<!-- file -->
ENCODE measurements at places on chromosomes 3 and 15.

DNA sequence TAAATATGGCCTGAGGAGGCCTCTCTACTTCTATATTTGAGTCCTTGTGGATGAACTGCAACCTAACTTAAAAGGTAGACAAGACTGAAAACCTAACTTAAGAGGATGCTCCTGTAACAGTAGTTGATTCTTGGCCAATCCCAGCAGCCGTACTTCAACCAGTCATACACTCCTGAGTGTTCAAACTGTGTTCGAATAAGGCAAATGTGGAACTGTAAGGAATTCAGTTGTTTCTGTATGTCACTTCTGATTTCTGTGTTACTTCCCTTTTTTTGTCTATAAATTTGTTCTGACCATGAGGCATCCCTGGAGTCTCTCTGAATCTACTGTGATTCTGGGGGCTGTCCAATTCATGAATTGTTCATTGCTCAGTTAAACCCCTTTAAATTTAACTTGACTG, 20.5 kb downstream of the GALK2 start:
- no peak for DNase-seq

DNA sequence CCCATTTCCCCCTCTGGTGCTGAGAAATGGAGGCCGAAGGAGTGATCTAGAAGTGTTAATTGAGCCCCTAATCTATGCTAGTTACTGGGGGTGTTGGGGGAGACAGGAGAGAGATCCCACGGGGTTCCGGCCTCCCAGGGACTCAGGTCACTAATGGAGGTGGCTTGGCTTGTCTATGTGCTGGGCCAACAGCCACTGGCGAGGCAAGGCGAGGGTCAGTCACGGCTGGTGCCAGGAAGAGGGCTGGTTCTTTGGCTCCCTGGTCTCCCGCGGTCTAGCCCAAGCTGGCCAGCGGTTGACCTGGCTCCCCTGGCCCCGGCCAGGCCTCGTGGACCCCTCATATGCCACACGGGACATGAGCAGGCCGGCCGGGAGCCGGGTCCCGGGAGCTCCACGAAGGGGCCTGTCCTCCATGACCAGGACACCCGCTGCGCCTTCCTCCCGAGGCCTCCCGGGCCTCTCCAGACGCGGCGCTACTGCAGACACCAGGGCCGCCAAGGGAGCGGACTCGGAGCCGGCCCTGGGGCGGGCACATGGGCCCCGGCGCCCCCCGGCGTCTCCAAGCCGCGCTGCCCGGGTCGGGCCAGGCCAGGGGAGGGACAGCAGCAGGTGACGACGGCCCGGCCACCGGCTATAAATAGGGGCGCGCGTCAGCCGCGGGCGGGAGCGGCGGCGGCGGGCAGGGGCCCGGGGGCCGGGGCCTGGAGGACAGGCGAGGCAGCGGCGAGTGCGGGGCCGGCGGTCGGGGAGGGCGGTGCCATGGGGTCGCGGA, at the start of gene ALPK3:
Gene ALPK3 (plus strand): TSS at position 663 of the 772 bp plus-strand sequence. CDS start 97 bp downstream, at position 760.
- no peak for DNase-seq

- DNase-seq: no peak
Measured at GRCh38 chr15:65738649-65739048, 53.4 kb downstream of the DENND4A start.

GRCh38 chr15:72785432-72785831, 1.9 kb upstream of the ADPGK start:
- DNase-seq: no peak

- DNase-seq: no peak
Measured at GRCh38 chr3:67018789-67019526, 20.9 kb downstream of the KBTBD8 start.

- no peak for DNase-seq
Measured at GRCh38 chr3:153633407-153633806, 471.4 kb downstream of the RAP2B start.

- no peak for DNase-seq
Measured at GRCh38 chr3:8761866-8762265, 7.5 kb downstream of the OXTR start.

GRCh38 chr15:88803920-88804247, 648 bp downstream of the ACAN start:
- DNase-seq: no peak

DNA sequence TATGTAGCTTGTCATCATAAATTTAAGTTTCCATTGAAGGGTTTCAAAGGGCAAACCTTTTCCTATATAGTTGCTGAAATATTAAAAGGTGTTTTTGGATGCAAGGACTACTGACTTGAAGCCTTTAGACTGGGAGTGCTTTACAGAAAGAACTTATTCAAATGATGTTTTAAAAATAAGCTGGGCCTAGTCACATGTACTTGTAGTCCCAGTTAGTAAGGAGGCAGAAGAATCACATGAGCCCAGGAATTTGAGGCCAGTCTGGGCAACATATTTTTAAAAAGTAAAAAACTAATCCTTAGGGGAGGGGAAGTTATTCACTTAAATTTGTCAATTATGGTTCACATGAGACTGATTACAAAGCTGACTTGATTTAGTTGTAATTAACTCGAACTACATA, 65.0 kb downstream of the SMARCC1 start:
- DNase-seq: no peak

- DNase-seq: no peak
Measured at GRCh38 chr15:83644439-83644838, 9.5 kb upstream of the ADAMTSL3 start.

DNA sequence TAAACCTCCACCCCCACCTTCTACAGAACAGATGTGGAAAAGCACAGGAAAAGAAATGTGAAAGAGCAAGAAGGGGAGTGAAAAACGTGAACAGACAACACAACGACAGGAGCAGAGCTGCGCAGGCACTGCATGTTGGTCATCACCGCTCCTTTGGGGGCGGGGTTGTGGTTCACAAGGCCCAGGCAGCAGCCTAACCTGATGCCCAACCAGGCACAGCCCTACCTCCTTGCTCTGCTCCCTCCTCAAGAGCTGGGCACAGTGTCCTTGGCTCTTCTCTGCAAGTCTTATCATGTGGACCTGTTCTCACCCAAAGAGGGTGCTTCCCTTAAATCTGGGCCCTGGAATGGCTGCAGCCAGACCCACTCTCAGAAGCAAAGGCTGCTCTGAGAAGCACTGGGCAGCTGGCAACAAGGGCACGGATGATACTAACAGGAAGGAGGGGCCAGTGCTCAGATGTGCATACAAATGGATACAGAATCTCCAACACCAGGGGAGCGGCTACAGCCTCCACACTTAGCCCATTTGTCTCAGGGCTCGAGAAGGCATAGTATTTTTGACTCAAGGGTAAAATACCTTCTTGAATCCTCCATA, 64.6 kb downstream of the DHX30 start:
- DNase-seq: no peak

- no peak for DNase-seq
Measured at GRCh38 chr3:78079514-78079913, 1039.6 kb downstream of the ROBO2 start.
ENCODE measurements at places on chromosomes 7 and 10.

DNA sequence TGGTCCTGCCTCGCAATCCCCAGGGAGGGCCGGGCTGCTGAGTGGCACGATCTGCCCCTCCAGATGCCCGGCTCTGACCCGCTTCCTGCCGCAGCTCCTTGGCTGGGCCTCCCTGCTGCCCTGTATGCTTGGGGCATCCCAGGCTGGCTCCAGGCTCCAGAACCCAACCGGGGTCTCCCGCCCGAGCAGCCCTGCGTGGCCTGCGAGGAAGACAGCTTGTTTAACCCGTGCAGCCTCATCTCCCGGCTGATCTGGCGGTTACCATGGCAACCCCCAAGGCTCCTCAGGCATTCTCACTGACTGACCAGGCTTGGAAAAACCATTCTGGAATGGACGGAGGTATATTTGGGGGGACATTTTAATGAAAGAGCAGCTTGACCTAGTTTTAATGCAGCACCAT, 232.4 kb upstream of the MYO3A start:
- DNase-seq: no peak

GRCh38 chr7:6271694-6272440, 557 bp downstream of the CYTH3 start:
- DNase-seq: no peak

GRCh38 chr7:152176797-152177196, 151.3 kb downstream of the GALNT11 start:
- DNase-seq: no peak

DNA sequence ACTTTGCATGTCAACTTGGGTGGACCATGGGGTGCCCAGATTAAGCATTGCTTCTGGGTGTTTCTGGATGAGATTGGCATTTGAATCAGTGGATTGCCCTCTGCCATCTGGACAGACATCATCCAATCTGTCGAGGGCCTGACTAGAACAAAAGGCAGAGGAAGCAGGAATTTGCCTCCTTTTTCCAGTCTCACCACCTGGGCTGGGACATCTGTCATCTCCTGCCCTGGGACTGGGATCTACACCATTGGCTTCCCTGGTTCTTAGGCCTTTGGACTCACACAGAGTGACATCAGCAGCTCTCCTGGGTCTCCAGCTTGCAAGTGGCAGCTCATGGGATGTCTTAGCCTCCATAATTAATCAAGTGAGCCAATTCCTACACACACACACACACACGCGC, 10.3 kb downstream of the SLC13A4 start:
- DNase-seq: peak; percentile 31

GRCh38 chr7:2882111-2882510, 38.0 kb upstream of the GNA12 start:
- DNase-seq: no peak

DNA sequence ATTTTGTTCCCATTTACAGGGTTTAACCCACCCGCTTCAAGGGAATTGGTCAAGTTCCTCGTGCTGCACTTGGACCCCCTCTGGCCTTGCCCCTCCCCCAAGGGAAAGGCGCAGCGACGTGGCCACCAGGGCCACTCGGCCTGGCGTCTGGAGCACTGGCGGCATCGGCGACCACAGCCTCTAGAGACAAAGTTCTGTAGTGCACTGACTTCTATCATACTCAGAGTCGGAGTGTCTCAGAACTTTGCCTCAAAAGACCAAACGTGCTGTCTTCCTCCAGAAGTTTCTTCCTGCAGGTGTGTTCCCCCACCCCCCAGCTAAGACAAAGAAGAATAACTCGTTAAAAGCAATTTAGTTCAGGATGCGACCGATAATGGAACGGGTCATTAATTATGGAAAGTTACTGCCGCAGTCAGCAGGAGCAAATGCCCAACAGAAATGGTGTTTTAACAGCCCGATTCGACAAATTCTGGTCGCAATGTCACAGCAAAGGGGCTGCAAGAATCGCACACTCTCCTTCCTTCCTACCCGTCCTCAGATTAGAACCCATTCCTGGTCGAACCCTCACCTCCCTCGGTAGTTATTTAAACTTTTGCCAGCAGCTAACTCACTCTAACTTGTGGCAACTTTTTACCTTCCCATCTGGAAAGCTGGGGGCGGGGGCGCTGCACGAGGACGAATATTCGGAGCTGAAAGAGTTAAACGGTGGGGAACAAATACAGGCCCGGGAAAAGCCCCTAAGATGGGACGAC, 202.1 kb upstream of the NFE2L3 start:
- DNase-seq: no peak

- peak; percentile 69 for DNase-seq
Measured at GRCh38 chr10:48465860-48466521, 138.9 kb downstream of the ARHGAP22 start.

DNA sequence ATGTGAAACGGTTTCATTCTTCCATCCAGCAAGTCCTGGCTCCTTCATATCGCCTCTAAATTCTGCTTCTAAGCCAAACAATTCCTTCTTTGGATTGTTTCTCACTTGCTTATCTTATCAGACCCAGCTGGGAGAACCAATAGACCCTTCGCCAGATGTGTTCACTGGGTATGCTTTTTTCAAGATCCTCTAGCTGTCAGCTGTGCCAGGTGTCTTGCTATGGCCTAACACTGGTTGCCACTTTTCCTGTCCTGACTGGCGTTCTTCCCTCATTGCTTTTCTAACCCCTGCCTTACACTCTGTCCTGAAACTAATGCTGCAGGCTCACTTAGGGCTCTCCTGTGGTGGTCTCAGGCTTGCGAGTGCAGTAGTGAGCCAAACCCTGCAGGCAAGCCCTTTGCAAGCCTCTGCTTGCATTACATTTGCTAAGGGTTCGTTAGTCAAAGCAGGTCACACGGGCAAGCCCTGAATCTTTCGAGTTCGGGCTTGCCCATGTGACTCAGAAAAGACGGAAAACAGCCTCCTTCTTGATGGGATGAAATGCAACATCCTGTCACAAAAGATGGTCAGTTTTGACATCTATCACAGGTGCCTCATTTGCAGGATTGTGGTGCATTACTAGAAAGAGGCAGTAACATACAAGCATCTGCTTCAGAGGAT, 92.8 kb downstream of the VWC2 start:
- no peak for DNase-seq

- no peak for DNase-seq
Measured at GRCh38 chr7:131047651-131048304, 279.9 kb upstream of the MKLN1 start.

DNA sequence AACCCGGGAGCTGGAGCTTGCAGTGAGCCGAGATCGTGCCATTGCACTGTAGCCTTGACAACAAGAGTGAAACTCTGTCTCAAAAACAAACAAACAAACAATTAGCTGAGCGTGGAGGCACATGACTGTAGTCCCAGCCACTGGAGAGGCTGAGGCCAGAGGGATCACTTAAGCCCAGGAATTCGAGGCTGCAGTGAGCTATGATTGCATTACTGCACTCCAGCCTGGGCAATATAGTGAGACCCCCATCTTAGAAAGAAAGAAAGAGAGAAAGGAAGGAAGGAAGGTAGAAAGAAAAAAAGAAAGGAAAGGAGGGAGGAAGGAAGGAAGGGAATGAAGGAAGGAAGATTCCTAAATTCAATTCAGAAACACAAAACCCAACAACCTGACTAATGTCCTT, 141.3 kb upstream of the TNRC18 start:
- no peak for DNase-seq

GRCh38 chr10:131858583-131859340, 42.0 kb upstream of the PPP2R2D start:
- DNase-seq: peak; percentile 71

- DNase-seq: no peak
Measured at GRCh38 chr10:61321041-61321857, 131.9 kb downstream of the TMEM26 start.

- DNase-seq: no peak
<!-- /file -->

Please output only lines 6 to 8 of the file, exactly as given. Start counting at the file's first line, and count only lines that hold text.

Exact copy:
- no peak for DNase-seq

- DNase-seq: no peak
Measured at GRCh38 chr15:65738649-65739048, 53.4 kb downstream of the DENND4A start.